Law360 is discussing the recent U.S. Army Corps of Engineers ruling that halted the proposed Gateway Pacific Terminal in Washington state, noting that the decision in favor of the Lummi Nation’s opposition to the project puts developers on notice that their projects may meet a similar fate if they can't reach an understanding with affected Native American tribes.

The Corps refused to issue a permit for the planned $660m+, 54 million metric ton deep water coal export terminal on the strength of the Lummi Nation's traditional fishing rights under the 1855 Treaty of Point Elliott. The Corps said the SSA Marine-controlled company promoting the project hadn't shown the project would have only a minimal impact on the tribe's usual and accustomed fishing area off the Washington coast, and that proposed mitigation measures to address the actual impact weren't sufficient.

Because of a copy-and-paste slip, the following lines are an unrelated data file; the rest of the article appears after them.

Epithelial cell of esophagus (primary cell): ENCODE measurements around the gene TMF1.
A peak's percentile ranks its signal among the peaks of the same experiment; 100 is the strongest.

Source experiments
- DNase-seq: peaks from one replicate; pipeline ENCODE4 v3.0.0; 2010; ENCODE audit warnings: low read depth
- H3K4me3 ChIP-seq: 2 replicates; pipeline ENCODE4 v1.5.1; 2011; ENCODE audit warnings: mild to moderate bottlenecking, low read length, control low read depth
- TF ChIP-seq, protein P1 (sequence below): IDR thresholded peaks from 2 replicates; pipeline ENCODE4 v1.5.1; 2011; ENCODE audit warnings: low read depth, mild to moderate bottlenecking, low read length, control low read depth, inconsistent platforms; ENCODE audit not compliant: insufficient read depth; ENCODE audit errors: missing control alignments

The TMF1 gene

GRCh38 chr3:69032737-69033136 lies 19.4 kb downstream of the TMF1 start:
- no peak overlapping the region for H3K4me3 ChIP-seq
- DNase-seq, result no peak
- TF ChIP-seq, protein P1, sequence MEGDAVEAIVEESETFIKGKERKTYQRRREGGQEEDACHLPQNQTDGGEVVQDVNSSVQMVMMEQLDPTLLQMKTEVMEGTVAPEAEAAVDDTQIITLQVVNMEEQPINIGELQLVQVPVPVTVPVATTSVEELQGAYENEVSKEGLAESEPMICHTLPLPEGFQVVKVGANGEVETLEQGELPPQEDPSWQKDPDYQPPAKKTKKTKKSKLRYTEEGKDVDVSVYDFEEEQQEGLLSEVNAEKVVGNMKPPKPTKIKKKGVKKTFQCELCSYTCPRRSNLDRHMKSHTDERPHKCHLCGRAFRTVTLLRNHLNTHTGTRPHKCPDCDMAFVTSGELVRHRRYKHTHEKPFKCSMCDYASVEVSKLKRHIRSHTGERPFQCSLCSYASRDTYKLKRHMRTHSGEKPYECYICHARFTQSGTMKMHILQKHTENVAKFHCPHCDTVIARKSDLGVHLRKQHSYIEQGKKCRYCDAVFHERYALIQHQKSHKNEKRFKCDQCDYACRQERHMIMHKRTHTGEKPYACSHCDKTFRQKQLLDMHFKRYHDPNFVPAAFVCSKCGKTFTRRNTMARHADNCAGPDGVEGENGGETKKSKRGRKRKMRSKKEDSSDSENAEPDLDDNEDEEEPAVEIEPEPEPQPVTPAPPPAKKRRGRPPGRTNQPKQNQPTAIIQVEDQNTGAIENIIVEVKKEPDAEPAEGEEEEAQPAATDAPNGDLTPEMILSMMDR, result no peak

With the decision firmly backing federal treaty rights for the Lummi and with tribes more ready than ever to enforce their prerogatives, developers have to find ways to address tribes' economic, environmental and cultural concerns or risk wasting their time and money on a failed project. Some fear the ruling could have a major chilling effect on energy projects and other proposals, but the ruling could also encourage developers to try to take advantage of the authority of tribes, who can often move the process of approving a project along more quickly than other governments, according to W. Gregory Guedel, chair of Foster Pepper PLLC's Native American practice. "Tribes with their sovereignty and what they're able to do under their treaty rights can often be extremely powerful facilitators and catalysts for economic development projects," Guedel said.